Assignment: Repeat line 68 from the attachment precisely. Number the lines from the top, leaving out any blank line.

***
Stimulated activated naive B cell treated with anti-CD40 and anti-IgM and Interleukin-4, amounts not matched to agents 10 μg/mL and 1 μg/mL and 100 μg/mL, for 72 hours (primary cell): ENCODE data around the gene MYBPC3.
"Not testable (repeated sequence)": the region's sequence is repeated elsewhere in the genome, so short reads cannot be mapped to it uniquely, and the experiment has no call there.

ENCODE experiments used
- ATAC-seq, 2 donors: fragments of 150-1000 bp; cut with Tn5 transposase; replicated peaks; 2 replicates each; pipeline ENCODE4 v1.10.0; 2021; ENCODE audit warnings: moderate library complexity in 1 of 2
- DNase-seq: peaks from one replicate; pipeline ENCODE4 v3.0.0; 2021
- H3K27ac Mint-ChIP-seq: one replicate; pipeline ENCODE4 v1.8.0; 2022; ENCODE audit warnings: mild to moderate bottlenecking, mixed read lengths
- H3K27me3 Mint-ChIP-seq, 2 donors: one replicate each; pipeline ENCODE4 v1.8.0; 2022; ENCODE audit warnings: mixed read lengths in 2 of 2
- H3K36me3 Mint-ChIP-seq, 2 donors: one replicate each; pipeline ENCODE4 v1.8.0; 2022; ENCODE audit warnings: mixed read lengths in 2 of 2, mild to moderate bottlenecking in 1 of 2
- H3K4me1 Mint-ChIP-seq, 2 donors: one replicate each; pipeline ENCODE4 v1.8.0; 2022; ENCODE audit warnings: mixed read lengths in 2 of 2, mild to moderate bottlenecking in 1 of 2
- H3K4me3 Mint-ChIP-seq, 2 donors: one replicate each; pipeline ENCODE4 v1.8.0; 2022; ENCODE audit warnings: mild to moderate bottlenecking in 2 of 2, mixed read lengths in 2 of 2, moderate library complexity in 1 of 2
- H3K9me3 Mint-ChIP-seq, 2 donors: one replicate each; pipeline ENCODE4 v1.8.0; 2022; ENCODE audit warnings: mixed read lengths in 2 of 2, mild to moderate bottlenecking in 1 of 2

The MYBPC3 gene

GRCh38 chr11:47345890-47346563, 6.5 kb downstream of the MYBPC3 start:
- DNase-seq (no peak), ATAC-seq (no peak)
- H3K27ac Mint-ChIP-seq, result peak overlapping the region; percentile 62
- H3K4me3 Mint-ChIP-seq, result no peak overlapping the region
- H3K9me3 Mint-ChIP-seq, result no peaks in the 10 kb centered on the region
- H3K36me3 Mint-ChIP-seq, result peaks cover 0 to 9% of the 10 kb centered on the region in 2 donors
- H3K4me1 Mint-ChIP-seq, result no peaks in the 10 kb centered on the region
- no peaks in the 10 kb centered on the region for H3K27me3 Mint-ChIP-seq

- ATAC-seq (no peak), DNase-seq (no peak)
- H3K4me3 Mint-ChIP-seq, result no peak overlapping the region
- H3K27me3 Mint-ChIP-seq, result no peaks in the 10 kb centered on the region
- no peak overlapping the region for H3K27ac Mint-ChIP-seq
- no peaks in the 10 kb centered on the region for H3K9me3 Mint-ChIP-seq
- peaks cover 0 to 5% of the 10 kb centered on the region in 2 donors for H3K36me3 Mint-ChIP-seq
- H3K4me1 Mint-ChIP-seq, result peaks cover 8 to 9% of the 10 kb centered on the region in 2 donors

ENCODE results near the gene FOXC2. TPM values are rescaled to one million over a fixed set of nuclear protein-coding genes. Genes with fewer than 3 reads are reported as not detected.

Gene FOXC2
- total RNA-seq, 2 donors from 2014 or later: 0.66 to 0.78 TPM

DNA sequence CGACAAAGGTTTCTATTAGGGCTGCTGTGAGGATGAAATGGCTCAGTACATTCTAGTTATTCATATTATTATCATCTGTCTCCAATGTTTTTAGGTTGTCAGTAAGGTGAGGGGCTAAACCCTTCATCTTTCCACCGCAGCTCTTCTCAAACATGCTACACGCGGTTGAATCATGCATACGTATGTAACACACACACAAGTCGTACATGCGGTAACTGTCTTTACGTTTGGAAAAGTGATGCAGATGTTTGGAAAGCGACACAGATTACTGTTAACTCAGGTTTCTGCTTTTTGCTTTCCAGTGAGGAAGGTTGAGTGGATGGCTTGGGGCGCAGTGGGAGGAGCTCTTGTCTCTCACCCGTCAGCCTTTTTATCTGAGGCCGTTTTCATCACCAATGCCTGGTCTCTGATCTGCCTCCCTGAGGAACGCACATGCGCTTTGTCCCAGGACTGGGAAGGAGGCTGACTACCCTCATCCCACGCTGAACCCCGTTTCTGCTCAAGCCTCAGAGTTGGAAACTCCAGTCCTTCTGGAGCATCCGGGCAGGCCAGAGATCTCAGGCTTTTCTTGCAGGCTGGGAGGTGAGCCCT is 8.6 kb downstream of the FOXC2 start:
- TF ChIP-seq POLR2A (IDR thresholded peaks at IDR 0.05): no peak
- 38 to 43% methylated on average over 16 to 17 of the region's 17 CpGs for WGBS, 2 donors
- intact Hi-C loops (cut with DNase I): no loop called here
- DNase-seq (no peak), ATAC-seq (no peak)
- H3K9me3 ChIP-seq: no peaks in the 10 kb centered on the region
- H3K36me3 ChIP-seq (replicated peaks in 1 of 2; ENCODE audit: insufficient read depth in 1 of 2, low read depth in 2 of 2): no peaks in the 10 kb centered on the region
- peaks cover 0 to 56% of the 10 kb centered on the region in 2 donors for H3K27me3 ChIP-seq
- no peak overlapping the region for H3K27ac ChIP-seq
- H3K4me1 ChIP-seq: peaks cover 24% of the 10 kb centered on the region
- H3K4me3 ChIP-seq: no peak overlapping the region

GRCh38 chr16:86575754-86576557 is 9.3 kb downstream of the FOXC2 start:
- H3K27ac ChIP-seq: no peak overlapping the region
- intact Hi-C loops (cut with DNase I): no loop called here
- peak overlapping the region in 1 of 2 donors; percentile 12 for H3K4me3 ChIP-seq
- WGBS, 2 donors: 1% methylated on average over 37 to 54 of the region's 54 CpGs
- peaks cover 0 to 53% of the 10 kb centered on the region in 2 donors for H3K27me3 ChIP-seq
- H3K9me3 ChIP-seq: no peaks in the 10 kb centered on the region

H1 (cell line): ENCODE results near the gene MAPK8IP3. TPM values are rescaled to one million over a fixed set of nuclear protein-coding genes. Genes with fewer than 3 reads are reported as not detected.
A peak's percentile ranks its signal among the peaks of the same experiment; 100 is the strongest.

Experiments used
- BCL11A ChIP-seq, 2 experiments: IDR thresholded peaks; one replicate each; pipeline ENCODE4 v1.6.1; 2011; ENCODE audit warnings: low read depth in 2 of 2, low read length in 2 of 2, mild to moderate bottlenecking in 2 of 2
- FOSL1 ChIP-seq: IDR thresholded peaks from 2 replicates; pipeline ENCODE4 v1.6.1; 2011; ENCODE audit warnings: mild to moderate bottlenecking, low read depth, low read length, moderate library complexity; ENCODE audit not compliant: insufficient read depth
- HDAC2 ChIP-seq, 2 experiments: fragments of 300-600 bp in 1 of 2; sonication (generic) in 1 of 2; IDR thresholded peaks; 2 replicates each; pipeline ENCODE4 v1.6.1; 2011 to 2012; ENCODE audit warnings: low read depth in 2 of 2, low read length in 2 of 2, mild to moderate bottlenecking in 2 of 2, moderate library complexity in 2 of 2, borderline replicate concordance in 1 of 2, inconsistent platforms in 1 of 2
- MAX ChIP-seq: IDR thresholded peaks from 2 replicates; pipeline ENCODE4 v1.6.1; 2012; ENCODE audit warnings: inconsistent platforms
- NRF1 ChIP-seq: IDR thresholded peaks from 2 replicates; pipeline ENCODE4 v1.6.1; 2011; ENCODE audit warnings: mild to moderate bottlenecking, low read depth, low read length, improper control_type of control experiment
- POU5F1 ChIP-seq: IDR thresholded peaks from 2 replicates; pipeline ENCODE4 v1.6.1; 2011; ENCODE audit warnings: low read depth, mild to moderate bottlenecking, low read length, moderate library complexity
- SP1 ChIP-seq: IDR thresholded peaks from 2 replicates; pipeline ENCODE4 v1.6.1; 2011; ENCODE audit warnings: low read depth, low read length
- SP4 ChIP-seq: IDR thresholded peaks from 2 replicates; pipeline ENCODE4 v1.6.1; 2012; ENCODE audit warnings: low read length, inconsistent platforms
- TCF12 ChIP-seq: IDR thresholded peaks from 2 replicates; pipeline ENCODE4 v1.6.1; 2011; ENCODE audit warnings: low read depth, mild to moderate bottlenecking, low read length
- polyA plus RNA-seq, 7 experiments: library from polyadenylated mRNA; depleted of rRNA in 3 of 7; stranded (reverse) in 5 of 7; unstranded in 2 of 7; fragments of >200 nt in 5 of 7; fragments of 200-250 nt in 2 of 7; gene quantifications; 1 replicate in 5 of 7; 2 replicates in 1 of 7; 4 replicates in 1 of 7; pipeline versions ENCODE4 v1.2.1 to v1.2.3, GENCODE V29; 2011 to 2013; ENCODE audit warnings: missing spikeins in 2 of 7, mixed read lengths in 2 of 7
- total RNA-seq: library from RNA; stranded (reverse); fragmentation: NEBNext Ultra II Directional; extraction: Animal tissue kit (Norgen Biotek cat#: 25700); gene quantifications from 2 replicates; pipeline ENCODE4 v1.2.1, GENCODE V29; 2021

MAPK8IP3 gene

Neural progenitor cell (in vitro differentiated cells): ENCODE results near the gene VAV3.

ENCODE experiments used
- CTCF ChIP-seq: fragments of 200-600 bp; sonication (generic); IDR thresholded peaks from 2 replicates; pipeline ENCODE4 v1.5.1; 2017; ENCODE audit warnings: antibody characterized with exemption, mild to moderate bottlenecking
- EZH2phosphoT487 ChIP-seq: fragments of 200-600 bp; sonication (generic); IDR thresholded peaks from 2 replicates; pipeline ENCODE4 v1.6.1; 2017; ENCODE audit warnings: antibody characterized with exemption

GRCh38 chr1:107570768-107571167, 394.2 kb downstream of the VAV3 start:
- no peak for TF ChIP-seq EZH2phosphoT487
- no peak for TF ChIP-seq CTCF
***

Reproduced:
GRCh38 chr1:107570768-107571167, 394.2 kb downstream of the VAV3 start: